Jets of matter occur in many astrophysical situations, but can broadly be classified into two types: stellar jets and galactic jets. Stellar jets arise from a number of different sources (T Tauri stars, planetary nebulae, neutron stars and stellar black holes), but galactic jets are believed to have a single source – a supermassive black hole at the centre of a galaxy.
Stellar jets from T Tauri stars are common in star forming regions. Examples of these Herbig-Haro objects (HH; named after George Herbig and Guillermo Haro who independently discovered this type of object) are shown in the images below. As material falls onto the protostar from the surrounding accretion disk, it is thought that interactions between the magnetic fields of the rotating star and the accretion disk turn the in-falling material around and eject it from the stellar magnetic poles. This is what we observe as stellar jets.
However, this accretion process is not smooth, and sudden increases or decreases in the rate of accretion onto the protostar can occur. The effect of a sudden increase in the accretion rate is to produce ‘bullets’ of denser material in the jets. These can be seen in the middle and right-hand images below. In particular, careful inspection of the right-hand image (actually a 4 frame movie) shows these bullets of material progressing along the jet, giving a direct measure of their velocity.
Another important aspect of stellar jets is their interaction with the interstellar medium. In particular, since T Tauri are found in star forming nebulae, their jets interact with the gas remaining from the formation of the star itself and effectively ‘sweep out’ the interstellar material in their path. With time and distance, the swept out material builds up at the head of the jet providing increased resistance. This eventually forms a shock front, with the jet having to force its way through the accumulated gas and dust. Examples of shock fronts created in this way can be seen in the left-hand and middle images above.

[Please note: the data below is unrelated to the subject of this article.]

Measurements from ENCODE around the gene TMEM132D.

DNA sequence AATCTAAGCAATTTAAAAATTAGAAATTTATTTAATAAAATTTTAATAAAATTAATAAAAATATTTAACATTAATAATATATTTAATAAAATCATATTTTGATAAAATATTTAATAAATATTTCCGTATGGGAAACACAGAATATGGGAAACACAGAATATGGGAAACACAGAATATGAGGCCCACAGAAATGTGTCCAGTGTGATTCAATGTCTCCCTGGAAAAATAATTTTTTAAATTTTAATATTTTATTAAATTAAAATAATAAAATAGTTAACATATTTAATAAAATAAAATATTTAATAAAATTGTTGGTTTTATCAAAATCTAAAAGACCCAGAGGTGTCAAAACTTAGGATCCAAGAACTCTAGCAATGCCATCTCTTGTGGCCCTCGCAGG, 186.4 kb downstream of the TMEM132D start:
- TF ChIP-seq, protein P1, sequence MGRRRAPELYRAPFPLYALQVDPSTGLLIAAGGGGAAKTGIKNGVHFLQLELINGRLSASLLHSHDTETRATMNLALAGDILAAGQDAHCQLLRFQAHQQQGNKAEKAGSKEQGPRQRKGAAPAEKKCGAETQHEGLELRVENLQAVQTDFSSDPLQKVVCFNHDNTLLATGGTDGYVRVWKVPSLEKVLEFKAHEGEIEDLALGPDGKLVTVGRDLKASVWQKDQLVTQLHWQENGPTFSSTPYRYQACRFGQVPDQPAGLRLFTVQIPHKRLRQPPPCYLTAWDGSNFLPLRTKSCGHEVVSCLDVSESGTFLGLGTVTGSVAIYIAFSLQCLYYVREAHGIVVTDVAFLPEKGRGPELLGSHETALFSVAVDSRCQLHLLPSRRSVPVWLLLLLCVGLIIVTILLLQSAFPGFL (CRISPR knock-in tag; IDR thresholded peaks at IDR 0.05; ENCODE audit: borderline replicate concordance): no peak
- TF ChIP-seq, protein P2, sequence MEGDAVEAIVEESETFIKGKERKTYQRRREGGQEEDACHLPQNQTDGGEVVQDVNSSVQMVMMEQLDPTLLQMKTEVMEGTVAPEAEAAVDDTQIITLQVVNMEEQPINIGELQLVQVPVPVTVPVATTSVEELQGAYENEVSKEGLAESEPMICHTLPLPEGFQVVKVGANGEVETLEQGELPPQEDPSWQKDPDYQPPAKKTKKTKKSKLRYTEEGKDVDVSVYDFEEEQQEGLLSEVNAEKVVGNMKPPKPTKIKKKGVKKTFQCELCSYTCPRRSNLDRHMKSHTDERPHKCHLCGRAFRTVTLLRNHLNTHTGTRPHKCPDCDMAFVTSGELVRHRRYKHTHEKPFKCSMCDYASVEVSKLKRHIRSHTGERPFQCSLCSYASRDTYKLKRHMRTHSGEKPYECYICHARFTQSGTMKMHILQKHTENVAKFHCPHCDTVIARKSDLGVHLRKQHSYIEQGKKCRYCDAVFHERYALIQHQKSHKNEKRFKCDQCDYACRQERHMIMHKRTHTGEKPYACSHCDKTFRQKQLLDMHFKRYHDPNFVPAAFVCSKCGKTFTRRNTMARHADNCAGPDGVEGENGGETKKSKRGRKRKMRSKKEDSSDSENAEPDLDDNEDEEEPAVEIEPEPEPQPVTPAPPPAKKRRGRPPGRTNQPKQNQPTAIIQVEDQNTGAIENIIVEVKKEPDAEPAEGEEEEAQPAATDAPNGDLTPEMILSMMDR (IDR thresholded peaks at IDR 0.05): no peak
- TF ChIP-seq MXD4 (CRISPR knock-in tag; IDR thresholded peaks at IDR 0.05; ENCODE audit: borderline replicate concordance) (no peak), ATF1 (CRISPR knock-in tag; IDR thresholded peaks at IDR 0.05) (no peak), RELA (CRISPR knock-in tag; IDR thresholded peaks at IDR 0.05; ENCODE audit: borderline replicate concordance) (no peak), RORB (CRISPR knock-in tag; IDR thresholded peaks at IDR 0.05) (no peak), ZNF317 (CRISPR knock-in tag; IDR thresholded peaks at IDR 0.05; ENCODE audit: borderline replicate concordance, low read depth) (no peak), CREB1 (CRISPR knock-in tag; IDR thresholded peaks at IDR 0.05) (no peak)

Of course, it is not only young stars that can exhibit stellar jets. They are also observed in the final stages of evolution for stars similar to (or a little more massive than) our Sun – in the planetary nebula stage. The jets of planetary nebulae have similar speeds to the jets from newly forming stars, but are generally less well collimated (i.e. they are broader for their length). Their formation mechanism differs in that it is material flowing out of the star that is diverted into the jet, and the collimation is usually associated with a confining equatorial disk that blocks equatorial outflow and directs the material into polar jets. The sources of such disks vary, but they are often found in binary systems. For example, the star at the heart of the planetary nebula M2-9 (right) is known to be a spectroscopic binary (a pair of stars orbiting so close to each other that we are unable to separate them in images). The closeness of the two stars causes a ring of gas to be thrown off. This encircles the pair of stars, blocking the equatorial ejection of gas from the dying star and diverting it into polar outflows.
The final sources of stellar jets are compact objects (such as stellar black holes and neutron stars) in binary systems. The central compact object is surrounded by an accretion disk formed through Roche-lobe overflow from a companion giant star. Similarly to T Tauri stars, the jets are formed as this material falls onto the compact object and is ejected from the magnetic poles.